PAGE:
One of those movies that manages to present idyllic setting - combined with beautiful yet realistic visuals - and still unleash a creeping horror that crawls through every frame. Moments of nostalgia and childhood memories are masterfully evoked, only to be demolished in a horrifying, psychological nightmare which consumes a ruins that it has left behind. A hidden gem of southern gothic that needs to be rediscovered.
Even though the main plot twist of this film (which happens about halfway through),is pretty obvious.Theres something compulsive about "The Other", that ensnares you like a fly in a spiders web.Are we witnessing some kind of strange sibling possession,or is this a straightforward case of schizophrenia?Add to this a touch of the Gothic,a twist of passed Summer days,a dose of the Lindbergh Case and you're bewitched!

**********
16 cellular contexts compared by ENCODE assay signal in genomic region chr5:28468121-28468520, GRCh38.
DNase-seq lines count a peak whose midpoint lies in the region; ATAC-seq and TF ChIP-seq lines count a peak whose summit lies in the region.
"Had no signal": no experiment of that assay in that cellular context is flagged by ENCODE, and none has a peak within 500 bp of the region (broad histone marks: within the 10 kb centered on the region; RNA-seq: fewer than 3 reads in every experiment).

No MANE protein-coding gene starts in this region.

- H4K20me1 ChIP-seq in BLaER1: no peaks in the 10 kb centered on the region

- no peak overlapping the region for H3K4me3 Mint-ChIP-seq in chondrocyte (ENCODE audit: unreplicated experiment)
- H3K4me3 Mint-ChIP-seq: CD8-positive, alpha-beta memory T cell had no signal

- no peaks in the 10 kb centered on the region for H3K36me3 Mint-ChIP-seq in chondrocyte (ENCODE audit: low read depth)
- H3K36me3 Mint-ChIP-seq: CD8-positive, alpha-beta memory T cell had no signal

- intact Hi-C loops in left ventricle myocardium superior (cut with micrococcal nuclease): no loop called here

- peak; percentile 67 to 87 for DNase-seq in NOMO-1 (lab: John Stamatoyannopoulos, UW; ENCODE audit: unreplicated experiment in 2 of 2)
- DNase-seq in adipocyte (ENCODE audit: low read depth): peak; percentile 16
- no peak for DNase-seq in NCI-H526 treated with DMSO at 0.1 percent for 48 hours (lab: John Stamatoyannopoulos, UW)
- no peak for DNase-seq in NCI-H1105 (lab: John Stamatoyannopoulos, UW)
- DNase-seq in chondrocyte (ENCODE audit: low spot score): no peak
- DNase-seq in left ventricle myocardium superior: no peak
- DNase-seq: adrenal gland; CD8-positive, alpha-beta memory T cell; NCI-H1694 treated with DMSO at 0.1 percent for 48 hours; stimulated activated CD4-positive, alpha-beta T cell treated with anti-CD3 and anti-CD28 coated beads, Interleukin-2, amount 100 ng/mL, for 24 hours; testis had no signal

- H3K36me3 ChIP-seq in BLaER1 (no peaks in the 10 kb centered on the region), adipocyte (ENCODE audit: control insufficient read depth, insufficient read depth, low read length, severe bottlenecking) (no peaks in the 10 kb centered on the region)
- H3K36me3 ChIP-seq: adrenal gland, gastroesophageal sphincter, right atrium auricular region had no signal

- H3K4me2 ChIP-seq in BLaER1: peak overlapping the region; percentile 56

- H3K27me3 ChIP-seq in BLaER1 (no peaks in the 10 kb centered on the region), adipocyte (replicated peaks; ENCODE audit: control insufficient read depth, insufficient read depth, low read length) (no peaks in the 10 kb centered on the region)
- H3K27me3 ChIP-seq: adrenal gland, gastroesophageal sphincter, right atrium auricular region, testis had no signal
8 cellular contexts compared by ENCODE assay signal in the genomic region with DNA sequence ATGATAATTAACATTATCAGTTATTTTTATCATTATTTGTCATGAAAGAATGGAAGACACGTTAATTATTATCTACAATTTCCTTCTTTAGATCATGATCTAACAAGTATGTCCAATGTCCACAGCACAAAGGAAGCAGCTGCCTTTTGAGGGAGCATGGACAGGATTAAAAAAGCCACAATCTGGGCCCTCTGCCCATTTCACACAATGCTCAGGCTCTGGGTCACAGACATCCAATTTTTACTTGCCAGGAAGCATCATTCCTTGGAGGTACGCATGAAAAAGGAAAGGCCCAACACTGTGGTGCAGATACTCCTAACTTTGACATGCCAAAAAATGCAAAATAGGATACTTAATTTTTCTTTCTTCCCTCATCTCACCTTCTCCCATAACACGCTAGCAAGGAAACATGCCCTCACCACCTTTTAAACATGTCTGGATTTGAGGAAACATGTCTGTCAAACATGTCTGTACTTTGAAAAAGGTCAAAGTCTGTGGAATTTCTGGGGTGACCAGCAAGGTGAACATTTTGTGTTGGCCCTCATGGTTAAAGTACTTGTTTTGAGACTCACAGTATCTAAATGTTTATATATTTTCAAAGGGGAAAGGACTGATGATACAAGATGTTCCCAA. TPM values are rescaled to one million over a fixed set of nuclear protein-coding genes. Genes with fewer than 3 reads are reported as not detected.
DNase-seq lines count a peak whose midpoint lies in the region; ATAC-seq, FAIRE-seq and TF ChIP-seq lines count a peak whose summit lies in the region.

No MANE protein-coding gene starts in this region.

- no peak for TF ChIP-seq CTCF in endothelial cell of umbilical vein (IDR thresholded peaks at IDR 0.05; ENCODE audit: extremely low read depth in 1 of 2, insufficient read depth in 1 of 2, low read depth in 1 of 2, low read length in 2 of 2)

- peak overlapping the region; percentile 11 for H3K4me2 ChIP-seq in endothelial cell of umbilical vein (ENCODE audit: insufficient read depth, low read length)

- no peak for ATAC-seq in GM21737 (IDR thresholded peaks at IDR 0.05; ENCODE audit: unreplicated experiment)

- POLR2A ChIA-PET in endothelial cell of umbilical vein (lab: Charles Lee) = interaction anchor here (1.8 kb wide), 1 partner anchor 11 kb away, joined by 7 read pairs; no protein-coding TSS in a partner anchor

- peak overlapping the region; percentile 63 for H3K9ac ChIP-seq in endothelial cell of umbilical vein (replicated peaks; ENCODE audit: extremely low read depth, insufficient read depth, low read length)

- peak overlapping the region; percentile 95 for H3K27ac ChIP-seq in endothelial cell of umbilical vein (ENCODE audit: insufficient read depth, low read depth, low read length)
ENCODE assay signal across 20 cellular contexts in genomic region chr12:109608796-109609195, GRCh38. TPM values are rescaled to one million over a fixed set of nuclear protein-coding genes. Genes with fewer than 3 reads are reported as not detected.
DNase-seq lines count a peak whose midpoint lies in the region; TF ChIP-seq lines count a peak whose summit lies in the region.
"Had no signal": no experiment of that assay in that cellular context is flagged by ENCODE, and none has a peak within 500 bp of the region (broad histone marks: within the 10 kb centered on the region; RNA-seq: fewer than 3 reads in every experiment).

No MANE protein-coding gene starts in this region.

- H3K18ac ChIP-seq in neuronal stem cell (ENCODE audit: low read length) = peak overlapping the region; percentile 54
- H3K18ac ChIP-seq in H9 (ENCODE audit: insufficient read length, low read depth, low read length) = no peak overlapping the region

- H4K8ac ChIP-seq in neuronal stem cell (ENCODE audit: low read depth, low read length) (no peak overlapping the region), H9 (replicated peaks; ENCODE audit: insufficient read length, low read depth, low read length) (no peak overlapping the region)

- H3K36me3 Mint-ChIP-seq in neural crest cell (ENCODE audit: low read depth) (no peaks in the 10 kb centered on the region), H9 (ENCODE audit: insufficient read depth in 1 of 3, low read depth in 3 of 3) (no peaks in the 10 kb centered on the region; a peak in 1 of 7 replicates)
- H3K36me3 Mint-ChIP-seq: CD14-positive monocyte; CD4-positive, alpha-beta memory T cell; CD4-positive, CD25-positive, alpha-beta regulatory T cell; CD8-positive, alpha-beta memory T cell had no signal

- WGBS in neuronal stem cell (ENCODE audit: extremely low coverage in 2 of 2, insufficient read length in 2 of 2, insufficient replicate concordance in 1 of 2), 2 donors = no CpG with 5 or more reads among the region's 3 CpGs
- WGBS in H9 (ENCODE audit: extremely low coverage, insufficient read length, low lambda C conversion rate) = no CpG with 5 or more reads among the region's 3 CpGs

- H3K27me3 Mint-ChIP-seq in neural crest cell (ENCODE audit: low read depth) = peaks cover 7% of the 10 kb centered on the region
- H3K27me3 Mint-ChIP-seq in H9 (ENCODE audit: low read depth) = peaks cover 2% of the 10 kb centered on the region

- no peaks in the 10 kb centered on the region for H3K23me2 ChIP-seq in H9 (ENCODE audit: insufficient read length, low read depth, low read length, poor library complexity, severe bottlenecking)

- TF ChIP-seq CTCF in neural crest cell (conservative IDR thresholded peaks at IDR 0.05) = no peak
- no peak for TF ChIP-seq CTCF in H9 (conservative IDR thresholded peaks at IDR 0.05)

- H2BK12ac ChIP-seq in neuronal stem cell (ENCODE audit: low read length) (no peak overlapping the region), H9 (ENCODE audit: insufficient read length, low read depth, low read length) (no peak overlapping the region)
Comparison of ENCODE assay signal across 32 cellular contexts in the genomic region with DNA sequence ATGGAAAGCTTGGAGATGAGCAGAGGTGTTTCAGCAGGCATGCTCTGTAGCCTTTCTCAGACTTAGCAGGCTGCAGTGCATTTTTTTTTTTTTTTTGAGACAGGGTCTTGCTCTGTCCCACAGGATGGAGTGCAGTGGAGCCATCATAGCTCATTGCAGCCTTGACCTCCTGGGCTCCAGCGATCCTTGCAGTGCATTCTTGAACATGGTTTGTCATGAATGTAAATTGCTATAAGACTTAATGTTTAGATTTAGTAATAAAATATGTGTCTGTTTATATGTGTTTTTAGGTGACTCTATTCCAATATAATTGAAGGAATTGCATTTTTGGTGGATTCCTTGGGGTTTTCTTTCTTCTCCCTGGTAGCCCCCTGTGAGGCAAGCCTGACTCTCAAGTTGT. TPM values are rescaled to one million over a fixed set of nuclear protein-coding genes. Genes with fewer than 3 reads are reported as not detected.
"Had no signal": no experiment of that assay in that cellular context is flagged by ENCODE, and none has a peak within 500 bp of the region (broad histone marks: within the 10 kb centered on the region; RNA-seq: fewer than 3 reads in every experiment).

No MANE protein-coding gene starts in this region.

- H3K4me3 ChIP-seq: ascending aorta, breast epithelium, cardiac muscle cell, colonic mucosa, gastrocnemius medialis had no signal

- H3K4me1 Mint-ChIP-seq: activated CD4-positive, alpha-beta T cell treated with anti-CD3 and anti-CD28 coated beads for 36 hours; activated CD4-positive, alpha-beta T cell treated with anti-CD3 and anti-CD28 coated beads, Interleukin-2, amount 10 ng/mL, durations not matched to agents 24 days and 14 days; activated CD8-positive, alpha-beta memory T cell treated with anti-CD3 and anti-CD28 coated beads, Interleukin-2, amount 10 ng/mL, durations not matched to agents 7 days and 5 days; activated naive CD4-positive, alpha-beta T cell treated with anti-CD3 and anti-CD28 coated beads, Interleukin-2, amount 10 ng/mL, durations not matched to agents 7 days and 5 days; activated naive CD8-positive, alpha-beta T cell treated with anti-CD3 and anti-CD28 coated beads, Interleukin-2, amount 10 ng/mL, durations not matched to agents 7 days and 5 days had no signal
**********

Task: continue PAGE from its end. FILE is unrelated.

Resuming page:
A horror film where the lasting feelings of revulsion & dread are not the result of a conventional exploitation of jump scares & gore but of the naturally unsettling subject matter & its deeper psychological implications. The film is chilling because the characters seem genuinely broken & with good reason; their back stories & subtext of displacement, isolation & grief give context to the morbid elements of the plot.
Read the book a while back, fell in love with the story and how Tryon describes the small town. Maybe that's why the film didn't have the kind of effect I would have hoped, but Mulligan succeeds in adapting the story. The atmosphere could have been even more creepy, though.